Taylor Fritz: 'I felt like a switch flip as soon as I turned pro'

The Big 3 have dominated men's tennis for nearly two decades

by Simone Brugnoli
Taylor Fritz: 'I felt like a switch flip as soon as I turned pro'

Taylor Fritz has explained how Rafael Nadal managed to beat him at Wimbledon despite dealing with an abdominal injury. Early in the match, Nadal began to experience abdominal problems and it was evident that he was in pain and discomfort.

Still, Nadal was able to finish the match and beat Fritz 3-6 7-5 3-6 7-5 7-6 (4). "I felt that from the baseline, forehand, backhand, movements, he was normal. Maybe for a couple of games he seemed different, but in the fourth and fifth sets he was recovering balls that a lot of people normally wouldn't recover.

The biggest difference with the injury was the serve. He started serving maybe 10 mph slower, but I actually felt like I was serving better when he served harder, because he was coming to me more and I had more pace to work with," Fritz told CLAY.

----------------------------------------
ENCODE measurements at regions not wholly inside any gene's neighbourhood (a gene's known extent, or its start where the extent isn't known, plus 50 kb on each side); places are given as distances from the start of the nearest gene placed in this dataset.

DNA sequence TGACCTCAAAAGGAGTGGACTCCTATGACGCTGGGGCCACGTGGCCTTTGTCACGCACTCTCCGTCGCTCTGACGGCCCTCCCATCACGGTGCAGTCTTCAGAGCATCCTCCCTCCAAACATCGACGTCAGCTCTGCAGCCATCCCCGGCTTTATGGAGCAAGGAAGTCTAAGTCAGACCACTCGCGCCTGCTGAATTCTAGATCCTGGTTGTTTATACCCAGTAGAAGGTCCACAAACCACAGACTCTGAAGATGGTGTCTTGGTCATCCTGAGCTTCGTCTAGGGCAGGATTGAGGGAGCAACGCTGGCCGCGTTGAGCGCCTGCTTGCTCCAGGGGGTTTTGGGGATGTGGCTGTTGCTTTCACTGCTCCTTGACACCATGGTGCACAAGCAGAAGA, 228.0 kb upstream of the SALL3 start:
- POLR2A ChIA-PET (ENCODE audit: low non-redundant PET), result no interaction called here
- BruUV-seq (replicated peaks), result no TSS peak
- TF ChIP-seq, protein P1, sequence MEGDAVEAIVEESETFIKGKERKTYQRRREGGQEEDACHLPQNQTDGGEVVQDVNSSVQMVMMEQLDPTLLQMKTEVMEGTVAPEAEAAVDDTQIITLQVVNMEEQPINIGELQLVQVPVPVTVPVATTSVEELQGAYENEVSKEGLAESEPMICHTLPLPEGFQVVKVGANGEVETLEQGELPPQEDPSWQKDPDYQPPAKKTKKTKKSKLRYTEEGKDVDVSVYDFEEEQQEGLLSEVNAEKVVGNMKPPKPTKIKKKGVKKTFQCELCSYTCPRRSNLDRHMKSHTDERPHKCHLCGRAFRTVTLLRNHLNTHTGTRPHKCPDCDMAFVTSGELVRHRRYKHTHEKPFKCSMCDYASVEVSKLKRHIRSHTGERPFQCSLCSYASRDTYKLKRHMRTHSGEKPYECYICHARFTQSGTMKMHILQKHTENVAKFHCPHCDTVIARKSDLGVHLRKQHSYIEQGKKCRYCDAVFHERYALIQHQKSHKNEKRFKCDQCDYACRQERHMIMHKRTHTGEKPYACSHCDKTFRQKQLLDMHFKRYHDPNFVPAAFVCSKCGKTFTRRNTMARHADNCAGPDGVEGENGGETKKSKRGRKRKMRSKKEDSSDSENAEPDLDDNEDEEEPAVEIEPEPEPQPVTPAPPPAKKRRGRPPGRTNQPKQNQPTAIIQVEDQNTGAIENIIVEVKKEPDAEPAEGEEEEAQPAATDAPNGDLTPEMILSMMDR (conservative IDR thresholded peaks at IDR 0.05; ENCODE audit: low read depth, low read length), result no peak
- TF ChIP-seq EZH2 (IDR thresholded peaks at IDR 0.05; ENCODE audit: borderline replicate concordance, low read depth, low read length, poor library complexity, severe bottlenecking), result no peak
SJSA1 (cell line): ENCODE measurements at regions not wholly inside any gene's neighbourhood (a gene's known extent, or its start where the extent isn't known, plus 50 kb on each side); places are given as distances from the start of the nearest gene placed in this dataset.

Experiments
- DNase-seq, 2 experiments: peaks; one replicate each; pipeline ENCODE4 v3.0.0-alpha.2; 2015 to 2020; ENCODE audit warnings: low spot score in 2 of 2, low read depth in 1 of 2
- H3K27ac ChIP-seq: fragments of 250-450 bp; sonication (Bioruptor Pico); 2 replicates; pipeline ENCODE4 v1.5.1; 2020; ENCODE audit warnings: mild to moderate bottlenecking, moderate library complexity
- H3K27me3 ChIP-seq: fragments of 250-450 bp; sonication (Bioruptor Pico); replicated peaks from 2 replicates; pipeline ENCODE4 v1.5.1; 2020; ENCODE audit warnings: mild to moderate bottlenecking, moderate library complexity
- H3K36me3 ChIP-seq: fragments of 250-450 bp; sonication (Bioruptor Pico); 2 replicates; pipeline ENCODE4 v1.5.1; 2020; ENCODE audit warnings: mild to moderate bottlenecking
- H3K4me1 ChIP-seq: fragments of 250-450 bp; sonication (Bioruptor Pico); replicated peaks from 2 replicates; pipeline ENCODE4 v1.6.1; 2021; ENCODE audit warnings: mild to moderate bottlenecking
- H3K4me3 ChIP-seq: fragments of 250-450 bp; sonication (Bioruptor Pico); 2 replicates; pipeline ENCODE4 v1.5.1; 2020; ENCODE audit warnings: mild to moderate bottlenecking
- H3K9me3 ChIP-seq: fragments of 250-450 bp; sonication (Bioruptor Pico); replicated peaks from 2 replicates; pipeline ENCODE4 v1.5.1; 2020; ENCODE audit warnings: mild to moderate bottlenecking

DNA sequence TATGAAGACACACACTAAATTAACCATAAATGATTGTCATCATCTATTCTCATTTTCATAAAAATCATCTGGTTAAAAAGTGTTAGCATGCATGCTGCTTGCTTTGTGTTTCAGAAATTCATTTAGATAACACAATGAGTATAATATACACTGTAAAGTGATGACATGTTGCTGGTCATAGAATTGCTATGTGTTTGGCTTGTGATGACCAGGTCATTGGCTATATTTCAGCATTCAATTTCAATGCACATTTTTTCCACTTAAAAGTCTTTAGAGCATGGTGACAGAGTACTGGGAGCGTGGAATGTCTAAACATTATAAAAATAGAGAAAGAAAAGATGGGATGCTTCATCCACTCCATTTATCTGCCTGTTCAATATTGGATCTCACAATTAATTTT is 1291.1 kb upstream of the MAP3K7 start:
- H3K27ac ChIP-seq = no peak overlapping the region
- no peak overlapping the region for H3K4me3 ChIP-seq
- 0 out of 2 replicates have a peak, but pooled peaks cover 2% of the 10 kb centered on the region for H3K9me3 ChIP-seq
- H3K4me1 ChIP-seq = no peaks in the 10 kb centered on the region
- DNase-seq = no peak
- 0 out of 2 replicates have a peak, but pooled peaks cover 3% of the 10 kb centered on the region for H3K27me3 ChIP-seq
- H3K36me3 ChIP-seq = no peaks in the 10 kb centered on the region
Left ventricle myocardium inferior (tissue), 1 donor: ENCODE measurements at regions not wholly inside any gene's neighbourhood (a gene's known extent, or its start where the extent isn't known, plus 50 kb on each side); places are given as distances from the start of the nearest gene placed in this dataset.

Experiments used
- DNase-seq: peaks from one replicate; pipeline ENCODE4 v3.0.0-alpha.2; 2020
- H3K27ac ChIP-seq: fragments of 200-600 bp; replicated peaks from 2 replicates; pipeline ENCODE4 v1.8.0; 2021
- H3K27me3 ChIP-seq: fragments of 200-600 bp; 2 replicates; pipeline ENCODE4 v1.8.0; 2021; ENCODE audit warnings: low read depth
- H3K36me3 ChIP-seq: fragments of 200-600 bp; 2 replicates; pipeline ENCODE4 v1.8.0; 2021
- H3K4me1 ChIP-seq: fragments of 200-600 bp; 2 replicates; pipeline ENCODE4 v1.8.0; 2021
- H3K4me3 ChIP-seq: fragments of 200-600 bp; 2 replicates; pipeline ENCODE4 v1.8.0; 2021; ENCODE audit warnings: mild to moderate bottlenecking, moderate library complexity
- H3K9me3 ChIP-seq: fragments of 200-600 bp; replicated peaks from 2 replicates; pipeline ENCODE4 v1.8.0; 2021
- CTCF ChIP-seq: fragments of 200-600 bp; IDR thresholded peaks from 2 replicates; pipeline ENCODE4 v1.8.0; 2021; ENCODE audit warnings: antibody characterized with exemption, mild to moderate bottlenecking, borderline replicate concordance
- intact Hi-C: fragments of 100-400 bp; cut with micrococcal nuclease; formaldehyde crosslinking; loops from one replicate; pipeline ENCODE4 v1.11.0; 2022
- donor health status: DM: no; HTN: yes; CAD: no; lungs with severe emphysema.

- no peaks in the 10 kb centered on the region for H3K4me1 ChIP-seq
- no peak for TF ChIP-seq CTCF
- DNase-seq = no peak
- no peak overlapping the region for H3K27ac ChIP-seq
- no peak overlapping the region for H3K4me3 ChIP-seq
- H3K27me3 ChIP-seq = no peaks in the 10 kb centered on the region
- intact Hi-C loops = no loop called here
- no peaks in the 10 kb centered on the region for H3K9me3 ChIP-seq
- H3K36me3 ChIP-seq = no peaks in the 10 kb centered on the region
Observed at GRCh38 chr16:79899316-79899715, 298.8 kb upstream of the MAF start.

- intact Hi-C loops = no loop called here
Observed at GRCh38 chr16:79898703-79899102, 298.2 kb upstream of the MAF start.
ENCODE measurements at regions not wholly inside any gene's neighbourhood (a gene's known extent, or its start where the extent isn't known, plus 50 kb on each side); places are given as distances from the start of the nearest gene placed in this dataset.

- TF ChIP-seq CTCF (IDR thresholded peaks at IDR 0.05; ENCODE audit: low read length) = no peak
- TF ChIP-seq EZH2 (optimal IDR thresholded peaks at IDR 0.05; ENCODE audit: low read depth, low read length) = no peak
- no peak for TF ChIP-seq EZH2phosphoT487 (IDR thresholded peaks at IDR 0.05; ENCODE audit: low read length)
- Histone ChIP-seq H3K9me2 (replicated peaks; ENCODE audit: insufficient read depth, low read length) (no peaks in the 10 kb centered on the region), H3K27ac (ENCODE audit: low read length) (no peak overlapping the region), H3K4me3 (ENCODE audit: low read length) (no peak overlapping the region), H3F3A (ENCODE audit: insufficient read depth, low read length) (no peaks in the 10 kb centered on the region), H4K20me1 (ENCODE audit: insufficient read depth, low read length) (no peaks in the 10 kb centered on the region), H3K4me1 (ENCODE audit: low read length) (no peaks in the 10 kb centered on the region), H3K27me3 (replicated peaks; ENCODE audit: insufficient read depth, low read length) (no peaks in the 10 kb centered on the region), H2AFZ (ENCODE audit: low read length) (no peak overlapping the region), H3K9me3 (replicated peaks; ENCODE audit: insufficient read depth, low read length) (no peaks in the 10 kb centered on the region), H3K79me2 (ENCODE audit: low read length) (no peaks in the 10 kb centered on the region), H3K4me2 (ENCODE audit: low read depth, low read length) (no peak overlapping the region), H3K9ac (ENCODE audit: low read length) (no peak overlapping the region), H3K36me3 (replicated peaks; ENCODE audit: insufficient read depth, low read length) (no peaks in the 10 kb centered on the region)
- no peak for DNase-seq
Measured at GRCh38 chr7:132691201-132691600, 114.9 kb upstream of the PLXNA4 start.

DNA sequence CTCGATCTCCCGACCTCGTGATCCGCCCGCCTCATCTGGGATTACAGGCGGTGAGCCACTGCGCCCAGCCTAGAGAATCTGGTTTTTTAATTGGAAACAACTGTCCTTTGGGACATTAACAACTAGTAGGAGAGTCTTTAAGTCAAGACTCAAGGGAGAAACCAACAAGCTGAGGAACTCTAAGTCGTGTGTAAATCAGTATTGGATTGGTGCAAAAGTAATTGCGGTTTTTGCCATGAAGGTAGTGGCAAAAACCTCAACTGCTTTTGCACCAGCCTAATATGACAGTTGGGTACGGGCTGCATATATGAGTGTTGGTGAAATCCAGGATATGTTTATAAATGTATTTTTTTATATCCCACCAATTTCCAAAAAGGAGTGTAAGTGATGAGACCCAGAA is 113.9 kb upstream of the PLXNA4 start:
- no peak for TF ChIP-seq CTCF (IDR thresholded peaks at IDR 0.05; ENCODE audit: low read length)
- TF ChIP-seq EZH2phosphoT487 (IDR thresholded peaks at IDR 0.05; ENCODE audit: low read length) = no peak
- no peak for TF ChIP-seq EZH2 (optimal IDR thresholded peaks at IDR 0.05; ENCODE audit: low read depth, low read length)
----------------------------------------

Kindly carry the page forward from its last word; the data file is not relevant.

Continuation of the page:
After the match, Nadal underwent an MRI which showed a seven-millimeter abdominal tear. Nadal's Wimbledon career was over when he was forced to give Nick Kyrgios a walkover in their semifinal match. After Nadal revealed the extent of his injury, Fritz began to draw criticism for "not finding a way to beat an injured Nadal." Now, Fritz has given a detailed explanation of why Nadal was able to continue to be effective and ultimately beat him.

"People don't know tennis like we do. They think that the fact that Rafa cuts all his backhands is because he has bad abs. In all the matches that Rafa has played against me, he has played with slice. It's his strategy, he's smart.

He doesn't want to hit on a backhand and so I have a shoulder-high forehand I can hit. He always cuts against me to give me nothing to work with. I saw a million people like, 'Oh, he couldn't backhand and you lost to him.'

Fritz on his training before tournaments

Taylor Fritz has said that the belief about being the best in the world is key to turning pro at a tender age.

"Turning pro at 17, I would say, is every top junior's fear. What I did so well in the juniors, what if I don't make it. I felt like a switch flip as soon as I turned pro, and I was like 'now it's all real' Everything I did before was awesome, but now it's like 'this is ...

this is it' Tennis is basically year round. The season is ten months of the year, pretty much playing every week, so you have to be physically strong for your body to hold up. The everyday training, it varies, based on tournaments coming up, what I'm doing."

Taylor Fritz